Touro College, a New York-based Jewish university, came under pointed questioning by curriculum experts after the Forward revealed that it granted academic credits for an online course put together by a pro-Israel advocacy group.
Touro offered students credit for taking Israel Inside/Out, an online class cobbled together with materials like interviews with pro-Israel activists and professors provided by Jerusalem Online U, a pro-Israel education and advocacy web site.
“I am not coming up with anything quite like this, where one side has a point of view and an institution has decided to partner with them,” said Russ Poulin of the Western Interstate Commission for Higher Education Cooperative for Educational Technologies, or WCET, which promotes effective standards and practices for on-line learning in higher education. “It doesn’t mean that it isn’t out there. It just means I’m not aware of it.”
“If Touro College has pretentions to be a serious academic institution, this is not a course that students should get credit for,” added Zachary Lockman, a professor of Middle Eastern and Islamic Studies at New York University, about Touro’s Israel Inside/Out course. Lockman reviewed the course syllabus on the Forward’s behalf.
The Touro professor who approved Israel Inside/Out rejected the criticism of the course. “I see no reason to be ashamed of it,” said David Luchins, chairman of the political science department, while adding it was not his decision to partner with Jerusalem Online U.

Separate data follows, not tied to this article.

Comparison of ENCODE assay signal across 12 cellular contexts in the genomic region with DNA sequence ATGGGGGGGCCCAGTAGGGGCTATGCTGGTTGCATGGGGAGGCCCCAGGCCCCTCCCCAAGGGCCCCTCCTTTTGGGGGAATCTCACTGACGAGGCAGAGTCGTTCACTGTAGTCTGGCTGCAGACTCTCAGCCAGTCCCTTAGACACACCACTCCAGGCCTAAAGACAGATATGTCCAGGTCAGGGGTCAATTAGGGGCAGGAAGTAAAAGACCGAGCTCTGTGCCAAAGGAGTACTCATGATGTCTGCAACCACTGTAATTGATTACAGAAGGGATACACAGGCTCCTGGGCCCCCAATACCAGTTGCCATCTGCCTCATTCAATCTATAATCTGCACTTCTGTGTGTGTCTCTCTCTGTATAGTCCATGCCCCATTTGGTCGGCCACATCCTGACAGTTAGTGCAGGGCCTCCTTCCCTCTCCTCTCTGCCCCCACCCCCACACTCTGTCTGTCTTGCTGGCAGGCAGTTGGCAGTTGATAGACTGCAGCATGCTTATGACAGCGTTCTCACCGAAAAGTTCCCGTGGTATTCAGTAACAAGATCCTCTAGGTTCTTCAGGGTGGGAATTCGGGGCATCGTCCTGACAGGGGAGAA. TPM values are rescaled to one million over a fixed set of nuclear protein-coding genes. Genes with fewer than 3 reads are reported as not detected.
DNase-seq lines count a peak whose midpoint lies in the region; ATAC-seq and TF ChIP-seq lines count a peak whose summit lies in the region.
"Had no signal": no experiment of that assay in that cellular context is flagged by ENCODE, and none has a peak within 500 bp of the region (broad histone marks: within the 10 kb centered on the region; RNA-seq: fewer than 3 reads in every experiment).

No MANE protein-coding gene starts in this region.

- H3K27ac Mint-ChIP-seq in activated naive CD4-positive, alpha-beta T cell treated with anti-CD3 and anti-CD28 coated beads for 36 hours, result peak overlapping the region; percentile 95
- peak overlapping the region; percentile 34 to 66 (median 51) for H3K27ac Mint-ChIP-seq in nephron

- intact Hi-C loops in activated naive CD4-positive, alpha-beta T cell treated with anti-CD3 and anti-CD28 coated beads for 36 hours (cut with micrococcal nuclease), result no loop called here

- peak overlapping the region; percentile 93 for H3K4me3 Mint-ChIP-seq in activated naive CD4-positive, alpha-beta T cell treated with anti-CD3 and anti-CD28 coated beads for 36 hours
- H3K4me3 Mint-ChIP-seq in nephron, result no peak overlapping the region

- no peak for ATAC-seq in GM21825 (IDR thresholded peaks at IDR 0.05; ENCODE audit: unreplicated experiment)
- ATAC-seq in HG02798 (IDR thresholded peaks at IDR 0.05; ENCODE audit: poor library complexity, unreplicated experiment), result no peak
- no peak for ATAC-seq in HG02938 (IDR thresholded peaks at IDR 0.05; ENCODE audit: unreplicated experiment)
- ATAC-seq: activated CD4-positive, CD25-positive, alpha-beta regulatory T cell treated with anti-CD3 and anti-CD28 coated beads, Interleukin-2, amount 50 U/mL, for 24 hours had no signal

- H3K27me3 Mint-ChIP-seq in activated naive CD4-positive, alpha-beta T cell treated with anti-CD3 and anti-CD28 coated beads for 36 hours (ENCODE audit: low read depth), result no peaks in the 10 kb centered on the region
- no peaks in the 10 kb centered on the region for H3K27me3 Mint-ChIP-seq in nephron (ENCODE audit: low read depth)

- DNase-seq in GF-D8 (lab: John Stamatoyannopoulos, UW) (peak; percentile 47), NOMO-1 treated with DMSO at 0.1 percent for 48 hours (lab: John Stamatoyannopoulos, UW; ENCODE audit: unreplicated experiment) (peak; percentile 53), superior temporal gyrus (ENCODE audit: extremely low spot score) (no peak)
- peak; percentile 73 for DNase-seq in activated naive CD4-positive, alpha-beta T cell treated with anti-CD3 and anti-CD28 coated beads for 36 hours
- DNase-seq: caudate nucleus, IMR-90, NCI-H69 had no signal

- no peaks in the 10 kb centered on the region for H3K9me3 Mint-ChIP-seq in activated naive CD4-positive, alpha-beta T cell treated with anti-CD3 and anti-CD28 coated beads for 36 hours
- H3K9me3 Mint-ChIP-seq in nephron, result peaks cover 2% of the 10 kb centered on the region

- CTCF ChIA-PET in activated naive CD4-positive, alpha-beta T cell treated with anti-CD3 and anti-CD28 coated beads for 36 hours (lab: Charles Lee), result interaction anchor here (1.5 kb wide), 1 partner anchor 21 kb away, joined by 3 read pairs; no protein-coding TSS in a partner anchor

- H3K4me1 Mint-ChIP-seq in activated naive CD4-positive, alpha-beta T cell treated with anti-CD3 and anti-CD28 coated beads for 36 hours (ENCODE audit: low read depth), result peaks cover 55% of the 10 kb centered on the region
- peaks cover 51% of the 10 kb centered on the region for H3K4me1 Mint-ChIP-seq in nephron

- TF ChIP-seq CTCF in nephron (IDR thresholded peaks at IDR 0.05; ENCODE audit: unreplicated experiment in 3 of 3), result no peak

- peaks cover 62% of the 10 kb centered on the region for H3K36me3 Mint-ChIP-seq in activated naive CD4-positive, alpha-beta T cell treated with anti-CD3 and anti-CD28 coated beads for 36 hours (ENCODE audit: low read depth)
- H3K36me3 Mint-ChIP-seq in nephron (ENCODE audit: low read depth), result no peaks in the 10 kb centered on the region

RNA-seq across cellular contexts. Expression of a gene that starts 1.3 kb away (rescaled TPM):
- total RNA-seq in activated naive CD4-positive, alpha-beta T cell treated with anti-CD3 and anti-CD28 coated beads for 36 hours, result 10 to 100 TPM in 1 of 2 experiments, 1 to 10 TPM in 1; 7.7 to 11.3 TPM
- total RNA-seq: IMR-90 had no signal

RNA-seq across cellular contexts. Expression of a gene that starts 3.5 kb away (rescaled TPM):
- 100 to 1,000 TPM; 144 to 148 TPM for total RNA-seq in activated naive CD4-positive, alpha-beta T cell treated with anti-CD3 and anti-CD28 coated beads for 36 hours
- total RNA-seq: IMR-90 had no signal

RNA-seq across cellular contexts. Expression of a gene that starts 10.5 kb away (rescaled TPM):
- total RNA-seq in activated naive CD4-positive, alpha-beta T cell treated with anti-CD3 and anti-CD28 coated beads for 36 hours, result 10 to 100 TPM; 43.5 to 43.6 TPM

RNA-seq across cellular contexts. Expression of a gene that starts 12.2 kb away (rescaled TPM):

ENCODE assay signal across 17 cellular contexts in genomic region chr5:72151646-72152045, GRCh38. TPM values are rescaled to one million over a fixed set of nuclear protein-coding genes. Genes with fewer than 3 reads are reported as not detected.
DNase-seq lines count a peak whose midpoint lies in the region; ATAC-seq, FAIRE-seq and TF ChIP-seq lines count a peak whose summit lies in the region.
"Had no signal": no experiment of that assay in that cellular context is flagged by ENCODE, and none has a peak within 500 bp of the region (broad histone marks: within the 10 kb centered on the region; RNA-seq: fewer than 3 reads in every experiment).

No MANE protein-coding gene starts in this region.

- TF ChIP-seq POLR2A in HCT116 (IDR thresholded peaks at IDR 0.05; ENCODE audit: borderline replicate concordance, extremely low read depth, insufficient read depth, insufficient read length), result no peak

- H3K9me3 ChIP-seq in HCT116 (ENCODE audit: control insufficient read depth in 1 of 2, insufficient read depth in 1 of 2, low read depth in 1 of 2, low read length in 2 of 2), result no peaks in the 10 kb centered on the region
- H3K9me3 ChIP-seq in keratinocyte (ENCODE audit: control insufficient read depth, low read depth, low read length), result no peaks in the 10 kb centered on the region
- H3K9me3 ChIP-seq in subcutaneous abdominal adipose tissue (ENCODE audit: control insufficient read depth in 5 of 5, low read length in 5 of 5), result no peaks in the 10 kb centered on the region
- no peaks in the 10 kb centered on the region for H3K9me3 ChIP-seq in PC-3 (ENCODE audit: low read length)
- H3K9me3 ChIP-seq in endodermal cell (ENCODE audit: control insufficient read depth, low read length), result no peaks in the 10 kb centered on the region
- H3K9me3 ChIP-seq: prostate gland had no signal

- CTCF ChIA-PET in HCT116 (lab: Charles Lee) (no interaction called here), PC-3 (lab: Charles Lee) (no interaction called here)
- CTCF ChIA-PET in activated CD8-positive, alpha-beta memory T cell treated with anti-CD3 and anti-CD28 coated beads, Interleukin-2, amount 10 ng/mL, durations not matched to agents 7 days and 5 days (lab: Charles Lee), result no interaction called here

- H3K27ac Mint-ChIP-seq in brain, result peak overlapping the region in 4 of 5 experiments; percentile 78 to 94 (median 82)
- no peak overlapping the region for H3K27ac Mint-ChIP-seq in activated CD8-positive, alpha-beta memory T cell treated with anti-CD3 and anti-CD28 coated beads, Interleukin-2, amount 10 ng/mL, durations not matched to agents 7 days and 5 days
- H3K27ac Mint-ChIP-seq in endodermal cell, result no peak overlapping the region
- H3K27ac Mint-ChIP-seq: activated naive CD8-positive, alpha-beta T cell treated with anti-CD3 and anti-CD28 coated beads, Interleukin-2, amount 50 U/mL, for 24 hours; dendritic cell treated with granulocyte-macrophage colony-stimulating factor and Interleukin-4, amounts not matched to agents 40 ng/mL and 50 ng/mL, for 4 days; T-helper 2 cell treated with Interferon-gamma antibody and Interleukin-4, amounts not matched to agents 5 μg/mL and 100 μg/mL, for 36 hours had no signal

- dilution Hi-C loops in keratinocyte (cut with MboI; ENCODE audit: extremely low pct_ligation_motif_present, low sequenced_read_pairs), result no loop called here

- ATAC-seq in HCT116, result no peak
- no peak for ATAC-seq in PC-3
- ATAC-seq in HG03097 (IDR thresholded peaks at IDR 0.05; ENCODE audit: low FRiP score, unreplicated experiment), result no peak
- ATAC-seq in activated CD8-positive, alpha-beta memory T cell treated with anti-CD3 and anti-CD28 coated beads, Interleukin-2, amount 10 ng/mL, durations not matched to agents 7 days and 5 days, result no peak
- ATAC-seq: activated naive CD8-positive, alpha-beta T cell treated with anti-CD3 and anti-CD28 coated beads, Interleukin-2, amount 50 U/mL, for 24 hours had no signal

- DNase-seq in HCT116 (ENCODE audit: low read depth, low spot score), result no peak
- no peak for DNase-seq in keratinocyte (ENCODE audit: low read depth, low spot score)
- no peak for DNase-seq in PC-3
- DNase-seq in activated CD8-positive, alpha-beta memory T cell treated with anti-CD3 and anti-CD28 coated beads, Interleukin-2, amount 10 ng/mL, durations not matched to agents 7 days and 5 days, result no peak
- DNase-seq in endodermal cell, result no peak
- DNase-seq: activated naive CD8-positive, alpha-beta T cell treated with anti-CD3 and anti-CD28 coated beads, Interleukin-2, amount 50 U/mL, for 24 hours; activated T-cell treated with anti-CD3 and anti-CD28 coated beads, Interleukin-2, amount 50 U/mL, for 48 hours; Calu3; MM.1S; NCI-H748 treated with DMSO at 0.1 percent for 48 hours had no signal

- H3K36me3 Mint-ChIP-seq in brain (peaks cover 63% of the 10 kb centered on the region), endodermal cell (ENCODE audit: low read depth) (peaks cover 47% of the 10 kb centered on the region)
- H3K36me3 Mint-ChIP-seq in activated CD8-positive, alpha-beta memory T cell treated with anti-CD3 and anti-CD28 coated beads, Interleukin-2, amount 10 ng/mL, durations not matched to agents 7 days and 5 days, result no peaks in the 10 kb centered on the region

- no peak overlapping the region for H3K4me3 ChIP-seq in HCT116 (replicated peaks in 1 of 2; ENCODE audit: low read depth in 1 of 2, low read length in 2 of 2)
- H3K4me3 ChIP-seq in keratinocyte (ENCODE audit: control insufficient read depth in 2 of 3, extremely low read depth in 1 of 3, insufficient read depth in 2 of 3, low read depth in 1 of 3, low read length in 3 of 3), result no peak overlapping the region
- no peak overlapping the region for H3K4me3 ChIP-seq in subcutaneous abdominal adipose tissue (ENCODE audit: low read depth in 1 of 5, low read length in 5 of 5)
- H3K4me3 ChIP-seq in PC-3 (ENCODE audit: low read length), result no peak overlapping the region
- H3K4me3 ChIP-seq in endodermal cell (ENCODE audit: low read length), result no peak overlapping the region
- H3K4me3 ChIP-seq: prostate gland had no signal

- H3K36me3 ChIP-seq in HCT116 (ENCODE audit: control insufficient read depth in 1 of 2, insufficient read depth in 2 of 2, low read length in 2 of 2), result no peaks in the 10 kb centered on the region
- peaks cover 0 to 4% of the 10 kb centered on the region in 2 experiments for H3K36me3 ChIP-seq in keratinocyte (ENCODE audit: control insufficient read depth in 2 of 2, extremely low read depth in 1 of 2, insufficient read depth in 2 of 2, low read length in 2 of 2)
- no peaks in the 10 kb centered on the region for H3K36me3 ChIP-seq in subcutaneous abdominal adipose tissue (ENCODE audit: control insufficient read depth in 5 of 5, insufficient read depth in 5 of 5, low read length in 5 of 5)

Touro College, a Jewish-oriented institution that reaches out especially to Orthodox students, offered students nationwide a chance to earn academic credit by completing the course.
Jerusalem Online U is an advocacy group originally affiliated with Aish HaTorah, an ultra-Orthodox religious outreach program. Aish HaTorah’s founder, Rabbi Noach Weinberg, convinced Touro’s founder, Bernard Lander, to adopt the program in 2008.
While officials at Touro insist the material meets academic standards, a Forward investigation found, among other things, that the program’s syllabus, posted at Jerusalem Online U’s website, told students, “This course will train you to be an Israel advocate and arm you with the knowledge necessary to combat anti-Israel rhetoric.” Jerusalem Online U removed this advisory soon after the Forward inquired about it. In several instances, materials used by Jerusalem Online U in its Israel boosterism reappeared in Touro’s academic offerings.
Despite the debate, students are getting credit for the course. According to Jerusalem Online U founder Rabbi Raphael Shore, 150 students have received college credit for courses taken through the program. (Touro officials estimate a lower number: between one and two dozen students per year for the past three years).